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Actress and writer Zoe Kazan’s story, Ruby Sparks, about a boy wonder author named Calvin Weir-Fields who writes the girl of his dreams into life, is mostly a charming and sometimes painful story about young love and figuring out how real relationships work. The story is a snappy L.A.-based endeavor, punctuated by favorite scenes and getaways in the West Coast town. However, the film is a little too conceptual and long-winded to ever really make the most of its best moments.
Partially through Ruby Sparks, Calvin’s brother, Harry (Chris Messina), exclaims, “The quirky, messy women whose problems make them appealing are not real.” Despite his brother’s point-blank affirmation, it takes a while for Calvin (Paul Dano) to realize this; in fact he must first create a woman with these qualities to allow himself to understand the various complications putting a woman into one easy, loveable box can bring.
This quirky woman is Ruby (Zoe Kazan), and she’s a character from Calvin’s imagination, who shows up in the writer’s kitchen one morning, wearing his shirt and nothing else. As any normal person would, Calvin must work through the various levels of fear and confusion before accepting this character-turned-woman into his life. It takes Arrested Development’s Alia Shawkat to make this happen, but once it does, the love between Calvin and Ruby should have known no bounds. Unfortunately, that’s rarely how love pans out.
There are some family complications and some basic relationship issues (Ruby wants a job, Calvin has no time to write), and it’s mostly apparent from the beginning that Calvin and Ruby have a lot of growing up to do if they ever plan on being together long term. Of course, breaking up so soon would leave us with no movie, and so we return to the girl written into life plotline so that Ruby and Calvin can both attempt to grow, awkward and together, hitting pitfalls and making mistakes along the way.
It’s a great idea, and in it’s best moments—like when Calvin and Harry write lines in Ruby’s story forcing her to speak French for laughs—the story is captivating, but often there are lengthy and drawn out moments of tension and unhappiness interposed with those, that only serve to remind us Ruby and Calvin are not good for one another. It takes the couple a lot longer than it takes the audience to understand this, and it is pretty slow going.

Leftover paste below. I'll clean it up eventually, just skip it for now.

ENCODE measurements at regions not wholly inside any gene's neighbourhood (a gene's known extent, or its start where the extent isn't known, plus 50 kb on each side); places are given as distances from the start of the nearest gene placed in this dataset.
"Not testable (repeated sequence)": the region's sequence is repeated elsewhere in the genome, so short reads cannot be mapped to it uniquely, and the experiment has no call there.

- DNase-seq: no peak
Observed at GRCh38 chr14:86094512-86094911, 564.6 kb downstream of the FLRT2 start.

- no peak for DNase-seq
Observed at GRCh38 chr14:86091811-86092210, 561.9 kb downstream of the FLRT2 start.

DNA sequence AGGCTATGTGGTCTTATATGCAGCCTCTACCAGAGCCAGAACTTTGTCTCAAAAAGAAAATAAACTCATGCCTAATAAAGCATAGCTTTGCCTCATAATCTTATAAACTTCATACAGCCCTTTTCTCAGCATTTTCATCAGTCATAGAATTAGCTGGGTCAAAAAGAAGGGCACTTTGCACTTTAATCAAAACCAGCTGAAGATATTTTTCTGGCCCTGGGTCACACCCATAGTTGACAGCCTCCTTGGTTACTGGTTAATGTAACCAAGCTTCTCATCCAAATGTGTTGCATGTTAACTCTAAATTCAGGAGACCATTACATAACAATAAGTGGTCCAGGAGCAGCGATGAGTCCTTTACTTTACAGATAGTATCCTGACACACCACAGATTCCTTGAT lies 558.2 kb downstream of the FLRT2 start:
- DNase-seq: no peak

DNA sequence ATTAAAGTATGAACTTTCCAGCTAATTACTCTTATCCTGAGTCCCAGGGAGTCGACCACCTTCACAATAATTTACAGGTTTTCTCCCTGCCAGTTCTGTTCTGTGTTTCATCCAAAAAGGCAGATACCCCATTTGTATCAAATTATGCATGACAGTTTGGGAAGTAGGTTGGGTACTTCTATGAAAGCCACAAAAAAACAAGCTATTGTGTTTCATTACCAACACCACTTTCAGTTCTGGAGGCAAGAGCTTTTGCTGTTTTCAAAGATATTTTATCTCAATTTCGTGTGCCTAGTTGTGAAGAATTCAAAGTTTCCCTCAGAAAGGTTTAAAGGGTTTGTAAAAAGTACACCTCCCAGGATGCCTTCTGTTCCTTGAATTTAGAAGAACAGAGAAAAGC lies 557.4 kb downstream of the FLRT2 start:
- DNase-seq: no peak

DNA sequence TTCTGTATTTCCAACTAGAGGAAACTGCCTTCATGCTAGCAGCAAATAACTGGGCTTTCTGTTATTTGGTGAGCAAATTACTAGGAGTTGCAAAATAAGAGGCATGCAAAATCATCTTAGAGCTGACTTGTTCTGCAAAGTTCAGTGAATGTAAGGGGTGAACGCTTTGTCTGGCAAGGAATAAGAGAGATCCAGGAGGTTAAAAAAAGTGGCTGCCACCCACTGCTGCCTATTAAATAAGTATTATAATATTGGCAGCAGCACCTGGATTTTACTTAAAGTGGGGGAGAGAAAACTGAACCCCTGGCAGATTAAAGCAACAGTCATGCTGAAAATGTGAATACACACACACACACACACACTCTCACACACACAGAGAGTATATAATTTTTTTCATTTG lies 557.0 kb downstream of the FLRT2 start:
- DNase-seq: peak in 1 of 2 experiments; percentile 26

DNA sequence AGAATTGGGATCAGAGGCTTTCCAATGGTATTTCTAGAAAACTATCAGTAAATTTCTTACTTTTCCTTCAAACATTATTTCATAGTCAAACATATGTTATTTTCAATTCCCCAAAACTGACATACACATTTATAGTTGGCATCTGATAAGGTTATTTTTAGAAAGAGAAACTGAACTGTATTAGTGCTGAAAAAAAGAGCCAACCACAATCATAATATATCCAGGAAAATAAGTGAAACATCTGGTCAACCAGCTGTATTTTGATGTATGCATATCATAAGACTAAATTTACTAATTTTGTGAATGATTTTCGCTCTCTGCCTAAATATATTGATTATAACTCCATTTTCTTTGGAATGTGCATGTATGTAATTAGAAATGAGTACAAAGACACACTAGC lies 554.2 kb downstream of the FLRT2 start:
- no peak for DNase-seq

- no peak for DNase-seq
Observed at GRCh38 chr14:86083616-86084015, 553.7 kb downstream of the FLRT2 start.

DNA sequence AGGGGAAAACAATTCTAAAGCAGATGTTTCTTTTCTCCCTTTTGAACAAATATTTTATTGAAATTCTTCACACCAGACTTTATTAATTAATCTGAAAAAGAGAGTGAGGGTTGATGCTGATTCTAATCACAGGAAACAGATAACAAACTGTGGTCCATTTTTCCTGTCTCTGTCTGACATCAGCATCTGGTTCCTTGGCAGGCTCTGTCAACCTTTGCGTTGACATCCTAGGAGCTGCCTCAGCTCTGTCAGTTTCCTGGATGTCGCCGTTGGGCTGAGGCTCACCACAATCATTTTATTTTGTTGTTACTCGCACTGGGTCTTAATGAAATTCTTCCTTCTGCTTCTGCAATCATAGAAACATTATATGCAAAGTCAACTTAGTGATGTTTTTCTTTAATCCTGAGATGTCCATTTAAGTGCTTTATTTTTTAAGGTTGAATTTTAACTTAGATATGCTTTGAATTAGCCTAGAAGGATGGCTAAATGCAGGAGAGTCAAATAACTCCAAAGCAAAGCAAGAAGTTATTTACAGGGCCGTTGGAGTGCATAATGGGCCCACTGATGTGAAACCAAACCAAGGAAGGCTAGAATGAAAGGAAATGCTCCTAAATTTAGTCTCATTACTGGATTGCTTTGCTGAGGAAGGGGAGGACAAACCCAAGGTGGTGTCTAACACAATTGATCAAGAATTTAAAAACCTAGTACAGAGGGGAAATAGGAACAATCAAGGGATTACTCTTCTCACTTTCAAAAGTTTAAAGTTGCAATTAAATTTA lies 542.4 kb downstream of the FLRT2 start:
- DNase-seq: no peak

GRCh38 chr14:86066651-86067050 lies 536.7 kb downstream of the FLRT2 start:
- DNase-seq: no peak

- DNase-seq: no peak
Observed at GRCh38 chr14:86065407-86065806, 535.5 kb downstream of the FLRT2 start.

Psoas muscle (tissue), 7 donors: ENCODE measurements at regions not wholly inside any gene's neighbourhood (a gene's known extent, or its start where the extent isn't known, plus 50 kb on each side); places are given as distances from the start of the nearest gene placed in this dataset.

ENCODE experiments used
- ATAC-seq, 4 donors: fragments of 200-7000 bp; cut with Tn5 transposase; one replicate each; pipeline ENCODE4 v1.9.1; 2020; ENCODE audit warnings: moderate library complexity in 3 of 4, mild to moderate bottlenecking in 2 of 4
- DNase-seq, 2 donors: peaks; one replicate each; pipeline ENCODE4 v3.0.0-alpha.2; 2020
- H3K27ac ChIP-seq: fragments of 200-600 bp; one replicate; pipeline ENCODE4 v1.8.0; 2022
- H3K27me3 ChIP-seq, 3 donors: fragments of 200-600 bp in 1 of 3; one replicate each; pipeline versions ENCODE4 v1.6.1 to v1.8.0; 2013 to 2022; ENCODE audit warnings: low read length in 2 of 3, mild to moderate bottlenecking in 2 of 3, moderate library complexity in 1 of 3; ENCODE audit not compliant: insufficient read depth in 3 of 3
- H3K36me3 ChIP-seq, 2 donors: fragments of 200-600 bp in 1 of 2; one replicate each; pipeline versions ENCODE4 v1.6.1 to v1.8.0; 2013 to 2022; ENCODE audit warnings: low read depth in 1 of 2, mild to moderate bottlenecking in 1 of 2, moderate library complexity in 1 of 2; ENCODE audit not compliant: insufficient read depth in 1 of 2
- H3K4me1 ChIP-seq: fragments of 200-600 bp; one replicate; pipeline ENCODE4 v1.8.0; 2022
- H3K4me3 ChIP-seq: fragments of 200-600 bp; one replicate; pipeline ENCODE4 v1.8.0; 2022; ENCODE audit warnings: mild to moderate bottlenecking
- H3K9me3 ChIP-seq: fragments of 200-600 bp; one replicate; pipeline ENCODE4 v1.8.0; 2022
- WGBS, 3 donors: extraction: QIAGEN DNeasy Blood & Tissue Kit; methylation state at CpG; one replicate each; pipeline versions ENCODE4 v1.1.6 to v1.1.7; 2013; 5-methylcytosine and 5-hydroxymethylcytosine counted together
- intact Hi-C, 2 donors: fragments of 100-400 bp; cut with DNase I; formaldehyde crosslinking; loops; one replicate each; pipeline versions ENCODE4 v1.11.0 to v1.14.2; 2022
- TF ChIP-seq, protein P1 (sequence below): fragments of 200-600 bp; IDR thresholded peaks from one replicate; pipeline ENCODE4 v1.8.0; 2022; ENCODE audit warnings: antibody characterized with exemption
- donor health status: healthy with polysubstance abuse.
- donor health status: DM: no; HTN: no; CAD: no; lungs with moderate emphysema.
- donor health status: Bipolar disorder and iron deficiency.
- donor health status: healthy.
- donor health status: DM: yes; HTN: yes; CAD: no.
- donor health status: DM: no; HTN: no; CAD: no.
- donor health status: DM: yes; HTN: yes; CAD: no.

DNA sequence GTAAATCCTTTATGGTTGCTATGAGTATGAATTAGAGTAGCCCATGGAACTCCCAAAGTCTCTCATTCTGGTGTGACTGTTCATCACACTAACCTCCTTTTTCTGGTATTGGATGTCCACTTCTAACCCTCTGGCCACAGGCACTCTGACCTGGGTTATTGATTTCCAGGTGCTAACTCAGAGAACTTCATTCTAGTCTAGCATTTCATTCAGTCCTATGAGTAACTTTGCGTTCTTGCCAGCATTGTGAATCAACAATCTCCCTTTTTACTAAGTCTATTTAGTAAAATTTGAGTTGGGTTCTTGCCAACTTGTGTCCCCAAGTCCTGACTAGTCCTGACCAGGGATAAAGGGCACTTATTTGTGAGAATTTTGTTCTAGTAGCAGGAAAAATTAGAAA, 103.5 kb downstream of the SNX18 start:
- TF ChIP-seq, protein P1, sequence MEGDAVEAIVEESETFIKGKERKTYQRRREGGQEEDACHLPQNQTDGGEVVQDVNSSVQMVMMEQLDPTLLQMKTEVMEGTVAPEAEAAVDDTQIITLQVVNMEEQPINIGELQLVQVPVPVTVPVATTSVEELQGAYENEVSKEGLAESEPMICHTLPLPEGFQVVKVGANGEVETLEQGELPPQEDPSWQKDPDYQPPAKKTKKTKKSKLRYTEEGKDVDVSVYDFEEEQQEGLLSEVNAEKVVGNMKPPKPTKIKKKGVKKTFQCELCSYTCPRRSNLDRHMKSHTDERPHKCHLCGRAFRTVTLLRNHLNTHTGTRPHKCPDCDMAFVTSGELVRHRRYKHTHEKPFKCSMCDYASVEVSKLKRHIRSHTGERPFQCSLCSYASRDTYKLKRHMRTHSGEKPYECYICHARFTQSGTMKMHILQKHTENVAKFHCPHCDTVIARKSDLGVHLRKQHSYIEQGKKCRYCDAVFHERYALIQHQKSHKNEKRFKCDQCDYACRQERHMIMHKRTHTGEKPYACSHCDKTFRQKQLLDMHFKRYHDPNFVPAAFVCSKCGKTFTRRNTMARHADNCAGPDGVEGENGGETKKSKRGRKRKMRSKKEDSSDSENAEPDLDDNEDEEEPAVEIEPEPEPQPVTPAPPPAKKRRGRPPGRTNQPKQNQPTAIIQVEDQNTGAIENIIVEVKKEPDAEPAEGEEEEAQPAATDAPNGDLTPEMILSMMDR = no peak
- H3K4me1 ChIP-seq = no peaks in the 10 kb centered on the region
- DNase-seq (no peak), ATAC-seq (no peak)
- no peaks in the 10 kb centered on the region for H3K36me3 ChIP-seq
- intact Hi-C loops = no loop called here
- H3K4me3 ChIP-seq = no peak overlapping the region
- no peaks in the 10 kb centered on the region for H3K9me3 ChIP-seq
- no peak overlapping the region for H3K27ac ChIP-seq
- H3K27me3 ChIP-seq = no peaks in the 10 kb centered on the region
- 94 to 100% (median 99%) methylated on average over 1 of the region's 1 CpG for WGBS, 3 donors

Despite Dano’s subtleties and Kazan’s expressive face (she’s still a better writer than actress, and I mean that in the best way possible), the ups and downs of the couple’s relationship fall a little flat, leaving room for Messina to shine even more brightly. As usual, Messina is playing a character that is solid under pressure, but his occasional moments of letting go and opening up emotionally show how much depth the actor has. Someone give this guy a shot as a lead, please. I’m tired of only seeing him for five minutes a week in The Newsroom.
Ruby Sparks was directed by Jonathan Dayton and Valerie Faris, the masterminds behind the much-loved Little Miss Sunshine. It’s really no surprise the couple would take on a project that was every bit as unique as their first round at theatrical bat, and Kazan’s writing combines one seriously great premise with imaginative characters that pop onscreen. Though Ruby Sparks never pans out into something truly great, it will still leave an impression, and that, most certainly, is worth a 105 minutes of your time.
There are a surprising number of extras with the release, but this is more of a byproduct of the length of the features than anything else. Each of the film-related segments is just a few minutes long, but for a movie like this, audiences don’t really need a ton of explanatory footage.
The first extra is called “The Story,” which is a basically a segment that features Dano and Kazan rehashing the plot, and then talking about Faris and Dayton’s work with the story, which also comes up in “Real-life Couples.” My favorite moment in these extras comes when the “Real-life Couples” to Messina, who was totally sporting his Argo facial hair. That was amusing, but there are some seriously interesting tidbits in these, including Kazan calling the two director’s relationship “true symbiosis in action.“
“Los Angeles: The Other Character” takes a look at the Los Feliz/ Silverlake areas of Los Angeles the film was shot at. I especially enjoyed hearing the stories about how the crew chose locations, and the sort of homes they looked for to enhance the characters and settings.
None of these extras are mind blowing, but if you enjoyed the film and you especially like all of the settings in L.A., you will find plenty to interest you on the disc.
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